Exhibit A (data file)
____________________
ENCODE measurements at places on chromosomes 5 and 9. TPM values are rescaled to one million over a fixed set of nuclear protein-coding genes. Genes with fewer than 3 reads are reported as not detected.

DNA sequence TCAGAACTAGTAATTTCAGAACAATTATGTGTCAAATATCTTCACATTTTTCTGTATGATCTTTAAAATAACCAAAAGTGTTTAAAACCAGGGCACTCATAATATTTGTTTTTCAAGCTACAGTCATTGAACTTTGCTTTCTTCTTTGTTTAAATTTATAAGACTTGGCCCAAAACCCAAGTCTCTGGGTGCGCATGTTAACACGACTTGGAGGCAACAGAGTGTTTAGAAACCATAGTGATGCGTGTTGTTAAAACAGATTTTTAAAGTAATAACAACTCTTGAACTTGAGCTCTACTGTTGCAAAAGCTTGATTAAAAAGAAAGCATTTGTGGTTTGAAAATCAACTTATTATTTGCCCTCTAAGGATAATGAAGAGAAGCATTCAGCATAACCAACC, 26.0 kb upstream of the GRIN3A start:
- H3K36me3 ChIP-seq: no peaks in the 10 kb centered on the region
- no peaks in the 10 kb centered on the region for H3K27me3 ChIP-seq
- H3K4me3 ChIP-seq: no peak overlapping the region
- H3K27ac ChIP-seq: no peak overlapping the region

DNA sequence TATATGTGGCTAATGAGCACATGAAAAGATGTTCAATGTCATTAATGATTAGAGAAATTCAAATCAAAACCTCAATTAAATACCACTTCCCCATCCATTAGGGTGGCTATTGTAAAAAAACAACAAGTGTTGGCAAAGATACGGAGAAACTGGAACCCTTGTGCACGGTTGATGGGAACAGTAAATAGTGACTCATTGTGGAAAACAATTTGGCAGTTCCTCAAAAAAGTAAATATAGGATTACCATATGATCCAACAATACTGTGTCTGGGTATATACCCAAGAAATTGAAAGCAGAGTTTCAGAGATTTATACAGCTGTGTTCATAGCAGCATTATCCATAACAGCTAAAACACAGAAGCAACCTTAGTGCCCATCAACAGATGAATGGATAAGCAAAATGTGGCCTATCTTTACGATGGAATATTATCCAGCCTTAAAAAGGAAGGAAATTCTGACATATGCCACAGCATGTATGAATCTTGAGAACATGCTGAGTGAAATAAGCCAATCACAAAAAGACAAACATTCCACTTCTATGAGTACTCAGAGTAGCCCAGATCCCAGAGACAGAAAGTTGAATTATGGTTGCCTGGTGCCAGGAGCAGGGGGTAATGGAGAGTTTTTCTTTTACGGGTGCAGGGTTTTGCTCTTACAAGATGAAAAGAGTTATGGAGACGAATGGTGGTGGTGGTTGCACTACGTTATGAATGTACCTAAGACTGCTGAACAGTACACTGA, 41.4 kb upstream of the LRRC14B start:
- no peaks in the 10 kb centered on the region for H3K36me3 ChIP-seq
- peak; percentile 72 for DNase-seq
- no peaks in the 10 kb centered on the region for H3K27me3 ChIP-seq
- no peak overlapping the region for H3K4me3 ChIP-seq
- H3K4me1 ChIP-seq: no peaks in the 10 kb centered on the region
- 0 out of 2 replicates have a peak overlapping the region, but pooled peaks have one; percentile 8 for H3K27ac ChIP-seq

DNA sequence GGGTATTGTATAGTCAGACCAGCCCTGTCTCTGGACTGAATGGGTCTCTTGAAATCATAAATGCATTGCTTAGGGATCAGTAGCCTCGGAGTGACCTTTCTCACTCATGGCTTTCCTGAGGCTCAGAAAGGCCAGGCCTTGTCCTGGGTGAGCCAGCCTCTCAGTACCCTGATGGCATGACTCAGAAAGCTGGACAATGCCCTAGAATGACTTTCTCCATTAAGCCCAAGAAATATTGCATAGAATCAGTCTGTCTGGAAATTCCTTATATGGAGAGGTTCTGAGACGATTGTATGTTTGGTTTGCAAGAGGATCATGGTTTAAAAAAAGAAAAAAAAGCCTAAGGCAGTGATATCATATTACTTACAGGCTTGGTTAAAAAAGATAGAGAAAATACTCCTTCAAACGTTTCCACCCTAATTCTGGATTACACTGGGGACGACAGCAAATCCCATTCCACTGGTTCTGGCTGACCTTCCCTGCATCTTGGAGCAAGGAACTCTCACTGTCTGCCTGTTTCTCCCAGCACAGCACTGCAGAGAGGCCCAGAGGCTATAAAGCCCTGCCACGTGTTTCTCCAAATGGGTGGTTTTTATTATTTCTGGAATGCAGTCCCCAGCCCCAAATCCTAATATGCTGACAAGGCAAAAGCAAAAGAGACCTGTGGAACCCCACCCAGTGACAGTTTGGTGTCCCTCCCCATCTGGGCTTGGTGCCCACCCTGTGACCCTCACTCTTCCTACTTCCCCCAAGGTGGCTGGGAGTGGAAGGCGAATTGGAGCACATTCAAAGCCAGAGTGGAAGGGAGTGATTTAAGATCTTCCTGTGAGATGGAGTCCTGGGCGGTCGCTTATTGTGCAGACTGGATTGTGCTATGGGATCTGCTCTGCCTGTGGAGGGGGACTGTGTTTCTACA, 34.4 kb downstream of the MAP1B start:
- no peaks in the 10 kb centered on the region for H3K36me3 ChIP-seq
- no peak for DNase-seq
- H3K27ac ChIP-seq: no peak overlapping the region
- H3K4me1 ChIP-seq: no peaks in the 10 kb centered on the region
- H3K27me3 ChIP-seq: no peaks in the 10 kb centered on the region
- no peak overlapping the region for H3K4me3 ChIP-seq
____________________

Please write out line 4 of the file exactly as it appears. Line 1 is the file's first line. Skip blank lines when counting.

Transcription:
- no peaks in the 10 kb centered on the region for H3K27me3 ChIP-seq